Sometimes you meet the nicest people on buses. Even Russians. Maybe we all bonded after spending nearly four hours listening to Eurovision Song Contest style music. It has a way of bringing people together and the complete silence on the bus said it all.
Having made it further south to Montenegro, I have been blown away by its natural beauty which includes fjord-like winding coastal bays, masses of limestone mountains and ancient fortresses on cliffs that seem to defy gravity. There is also a sort of endearing Balkan style of architecture here which seems to be left over from the former Yugoslav glory days.
On a trip to raft one of Montenegro’s rivers, I became known as “Australia” which must have been easier to pronounce and remember than my real name. It’s been one of the lovely things about travelling solo - there is usually someone who feels the need to look out for me. This time it was Russians and I was happy to finally meet some who would change the less-than-friendly stereotype I had built after previous experiences in their company.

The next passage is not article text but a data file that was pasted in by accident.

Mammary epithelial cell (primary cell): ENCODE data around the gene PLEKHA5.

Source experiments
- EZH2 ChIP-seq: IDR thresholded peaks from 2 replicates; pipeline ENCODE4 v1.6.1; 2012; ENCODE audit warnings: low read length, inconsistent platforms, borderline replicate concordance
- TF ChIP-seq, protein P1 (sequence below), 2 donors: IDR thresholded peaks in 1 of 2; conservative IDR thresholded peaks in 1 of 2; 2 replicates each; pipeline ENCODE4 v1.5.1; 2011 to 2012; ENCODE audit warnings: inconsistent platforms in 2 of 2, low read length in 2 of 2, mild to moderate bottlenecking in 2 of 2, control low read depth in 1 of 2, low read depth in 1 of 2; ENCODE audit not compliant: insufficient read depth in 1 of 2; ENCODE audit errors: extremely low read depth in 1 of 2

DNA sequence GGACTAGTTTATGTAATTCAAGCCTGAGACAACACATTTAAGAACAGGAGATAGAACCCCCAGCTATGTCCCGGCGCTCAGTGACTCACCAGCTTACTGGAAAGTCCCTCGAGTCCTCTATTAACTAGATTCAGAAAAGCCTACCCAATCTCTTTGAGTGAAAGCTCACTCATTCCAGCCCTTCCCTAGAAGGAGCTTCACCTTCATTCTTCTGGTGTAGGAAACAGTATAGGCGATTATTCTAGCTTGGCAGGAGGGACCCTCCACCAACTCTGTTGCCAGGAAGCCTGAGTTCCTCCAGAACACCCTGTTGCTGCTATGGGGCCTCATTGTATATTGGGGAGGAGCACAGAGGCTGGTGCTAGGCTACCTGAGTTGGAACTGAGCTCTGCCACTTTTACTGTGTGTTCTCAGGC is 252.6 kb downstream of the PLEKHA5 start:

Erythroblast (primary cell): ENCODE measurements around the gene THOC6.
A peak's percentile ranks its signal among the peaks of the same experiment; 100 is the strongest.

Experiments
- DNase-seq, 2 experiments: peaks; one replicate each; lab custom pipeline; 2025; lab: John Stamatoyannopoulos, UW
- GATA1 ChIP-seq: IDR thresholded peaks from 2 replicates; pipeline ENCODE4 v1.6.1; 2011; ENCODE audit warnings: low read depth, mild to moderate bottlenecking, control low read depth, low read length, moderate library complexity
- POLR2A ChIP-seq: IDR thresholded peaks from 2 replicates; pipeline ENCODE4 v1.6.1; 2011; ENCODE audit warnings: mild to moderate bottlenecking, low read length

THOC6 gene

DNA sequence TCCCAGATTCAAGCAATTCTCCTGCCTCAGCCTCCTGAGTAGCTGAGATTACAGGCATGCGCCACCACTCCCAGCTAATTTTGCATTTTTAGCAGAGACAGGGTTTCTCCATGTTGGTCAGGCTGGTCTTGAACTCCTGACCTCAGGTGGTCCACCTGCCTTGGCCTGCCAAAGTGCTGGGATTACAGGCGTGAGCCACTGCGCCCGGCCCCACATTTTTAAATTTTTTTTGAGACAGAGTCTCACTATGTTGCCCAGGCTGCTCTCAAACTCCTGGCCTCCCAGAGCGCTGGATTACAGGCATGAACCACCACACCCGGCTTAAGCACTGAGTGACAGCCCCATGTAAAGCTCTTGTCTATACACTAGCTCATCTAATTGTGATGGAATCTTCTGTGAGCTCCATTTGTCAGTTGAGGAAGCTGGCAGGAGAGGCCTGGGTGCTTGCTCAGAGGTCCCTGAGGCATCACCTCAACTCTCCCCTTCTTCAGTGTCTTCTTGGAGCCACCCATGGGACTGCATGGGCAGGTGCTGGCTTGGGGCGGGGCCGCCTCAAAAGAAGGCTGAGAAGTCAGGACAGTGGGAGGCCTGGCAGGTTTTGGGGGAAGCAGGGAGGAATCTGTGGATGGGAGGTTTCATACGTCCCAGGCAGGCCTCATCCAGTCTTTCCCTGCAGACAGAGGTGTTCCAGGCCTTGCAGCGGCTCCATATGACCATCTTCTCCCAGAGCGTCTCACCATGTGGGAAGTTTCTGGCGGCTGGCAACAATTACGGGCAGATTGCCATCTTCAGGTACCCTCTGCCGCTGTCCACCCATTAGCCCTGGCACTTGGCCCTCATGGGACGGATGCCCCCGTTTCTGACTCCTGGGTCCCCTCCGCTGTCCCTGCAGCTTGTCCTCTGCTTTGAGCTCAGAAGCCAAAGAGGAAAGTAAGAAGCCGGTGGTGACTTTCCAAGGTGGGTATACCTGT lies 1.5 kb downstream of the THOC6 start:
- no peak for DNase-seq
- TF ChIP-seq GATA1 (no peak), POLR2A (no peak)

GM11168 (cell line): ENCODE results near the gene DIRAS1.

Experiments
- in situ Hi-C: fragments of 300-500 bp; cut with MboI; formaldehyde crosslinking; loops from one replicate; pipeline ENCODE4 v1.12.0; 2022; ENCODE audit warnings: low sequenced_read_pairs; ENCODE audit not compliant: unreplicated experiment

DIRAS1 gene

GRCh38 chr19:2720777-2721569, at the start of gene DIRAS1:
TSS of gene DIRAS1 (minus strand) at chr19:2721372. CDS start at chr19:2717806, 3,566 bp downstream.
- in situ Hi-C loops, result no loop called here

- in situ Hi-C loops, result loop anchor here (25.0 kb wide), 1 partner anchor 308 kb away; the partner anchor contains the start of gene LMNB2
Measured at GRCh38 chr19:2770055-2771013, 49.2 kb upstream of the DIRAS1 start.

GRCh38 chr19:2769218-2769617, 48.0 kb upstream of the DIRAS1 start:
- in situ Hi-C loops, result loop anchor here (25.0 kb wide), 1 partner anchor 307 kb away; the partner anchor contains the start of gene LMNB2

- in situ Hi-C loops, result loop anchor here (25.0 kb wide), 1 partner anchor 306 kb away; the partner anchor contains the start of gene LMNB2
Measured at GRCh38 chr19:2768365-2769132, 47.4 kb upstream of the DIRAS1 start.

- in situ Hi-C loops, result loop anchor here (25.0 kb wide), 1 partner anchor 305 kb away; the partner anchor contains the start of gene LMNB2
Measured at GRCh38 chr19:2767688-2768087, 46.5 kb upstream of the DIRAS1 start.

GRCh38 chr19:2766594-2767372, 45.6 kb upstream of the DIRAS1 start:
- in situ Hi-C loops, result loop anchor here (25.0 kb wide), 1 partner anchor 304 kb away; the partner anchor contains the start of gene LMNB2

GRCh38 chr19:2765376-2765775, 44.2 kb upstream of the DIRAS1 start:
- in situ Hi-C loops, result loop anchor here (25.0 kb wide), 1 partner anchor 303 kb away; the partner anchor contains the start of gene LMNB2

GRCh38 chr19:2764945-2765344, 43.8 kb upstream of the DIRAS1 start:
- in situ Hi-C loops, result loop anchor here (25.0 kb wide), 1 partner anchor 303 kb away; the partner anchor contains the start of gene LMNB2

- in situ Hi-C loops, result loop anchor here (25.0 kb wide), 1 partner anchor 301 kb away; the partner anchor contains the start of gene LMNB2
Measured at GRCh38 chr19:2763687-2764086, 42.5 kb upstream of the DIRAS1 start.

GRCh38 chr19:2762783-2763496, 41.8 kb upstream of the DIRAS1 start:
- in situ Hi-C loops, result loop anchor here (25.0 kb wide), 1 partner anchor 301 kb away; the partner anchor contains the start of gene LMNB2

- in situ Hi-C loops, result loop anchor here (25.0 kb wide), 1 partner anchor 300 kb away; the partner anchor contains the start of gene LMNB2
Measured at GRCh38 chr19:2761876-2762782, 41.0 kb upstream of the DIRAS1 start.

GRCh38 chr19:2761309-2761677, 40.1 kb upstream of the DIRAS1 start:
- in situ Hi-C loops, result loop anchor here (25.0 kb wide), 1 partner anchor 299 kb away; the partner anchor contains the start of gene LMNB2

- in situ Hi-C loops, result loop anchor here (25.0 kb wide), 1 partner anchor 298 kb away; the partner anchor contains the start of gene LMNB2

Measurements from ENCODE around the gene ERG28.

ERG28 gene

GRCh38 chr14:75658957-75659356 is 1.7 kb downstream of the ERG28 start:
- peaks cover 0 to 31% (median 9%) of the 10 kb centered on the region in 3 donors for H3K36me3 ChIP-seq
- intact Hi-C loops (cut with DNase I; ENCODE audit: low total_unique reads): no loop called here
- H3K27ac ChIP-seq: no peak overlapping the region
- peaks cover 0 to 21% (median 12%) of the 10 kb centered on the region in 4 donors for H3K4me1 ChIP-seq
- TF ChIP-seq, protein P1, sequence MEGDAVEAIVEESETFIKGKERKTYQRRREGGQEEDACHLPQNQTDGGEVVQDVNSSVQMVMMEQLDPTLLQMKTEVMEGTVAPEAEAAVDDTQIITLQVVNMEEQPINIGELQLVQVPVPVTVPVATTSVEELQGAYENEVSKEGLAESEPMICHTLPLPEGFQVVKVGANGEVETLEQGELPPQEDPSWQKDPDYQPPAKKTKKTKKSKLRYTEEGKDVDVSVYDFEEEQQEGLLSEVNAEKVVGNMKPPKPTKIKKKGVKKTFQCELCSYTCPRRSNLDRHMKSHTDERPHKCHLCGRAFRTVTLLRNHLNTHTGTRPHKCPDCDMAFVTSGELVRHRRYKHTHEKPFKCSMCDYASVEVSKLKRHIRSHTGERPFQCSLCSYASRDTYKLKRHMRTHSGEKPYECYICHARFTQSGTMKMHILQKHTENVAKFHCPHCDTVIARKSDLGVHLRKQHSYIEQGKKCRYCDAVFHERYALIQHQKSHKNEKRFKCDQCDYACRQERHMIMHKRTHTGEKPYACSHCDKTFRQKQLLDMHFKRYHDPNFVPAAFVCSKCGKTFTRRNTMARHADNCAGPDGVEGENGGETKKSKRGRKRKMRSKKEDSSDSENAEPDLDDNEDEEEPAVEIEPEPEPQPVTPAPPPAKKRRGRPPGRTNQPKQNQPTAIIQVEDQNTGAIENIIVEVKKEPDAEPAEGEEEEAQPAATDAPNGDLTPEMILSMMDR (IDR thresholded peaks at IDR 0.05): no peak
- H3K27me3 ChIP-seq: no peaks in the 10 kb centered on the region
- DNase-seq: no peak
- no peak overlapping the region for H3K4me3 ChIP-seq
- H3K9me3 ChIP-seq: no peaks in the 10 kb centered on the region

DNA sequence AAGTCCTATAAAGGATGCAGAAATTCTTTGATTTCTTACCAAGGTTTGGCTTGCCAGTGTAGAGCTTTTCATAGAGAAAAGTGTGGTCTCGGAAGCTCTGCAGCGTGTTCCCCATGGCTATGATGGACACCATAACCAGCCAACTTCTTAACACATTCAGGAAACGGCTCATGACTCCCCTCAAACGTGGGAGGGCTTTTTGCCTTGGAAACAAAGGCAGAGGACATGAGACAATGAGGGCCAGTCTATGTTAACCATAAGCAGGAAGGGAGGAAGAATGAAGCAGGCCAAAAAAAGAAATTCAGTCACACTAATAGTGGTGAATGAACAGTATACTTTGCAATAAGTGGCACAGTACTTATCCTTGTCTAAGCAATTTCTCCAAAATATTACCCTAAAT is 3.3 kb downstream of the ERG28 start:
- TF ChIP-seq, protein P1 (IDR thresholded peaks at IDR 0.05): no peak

Nestled in the north-western corner of the country, the Tara and Piva rivers and canyons, in the Durmitor National Park, are nothing short of spectacular. Although at this time of year the water levels and rapids are low, the snow melts in May bring a three to four metre water level rise and turn it into a Class Five, adrenalin-rush river. From its highest point at the top of the canyon down to the river , it is only about 200 metres short of Colorado’s Grand Canyon and was quite a sight from a rubber raft.
Lunch had me thankful I was not a vegetarian after tucking into the traditional dish of Ispod Saca (chunks of veal and potatoes, cooked in a claypot, over open coals). It was amazing - as was the honey we stopped to taste along the road, fresh from the beehives.
On the four hour trip back, with the same music, a belly full of meat and eyes full of magical mountains, it is quite possible that I might have even hummed along.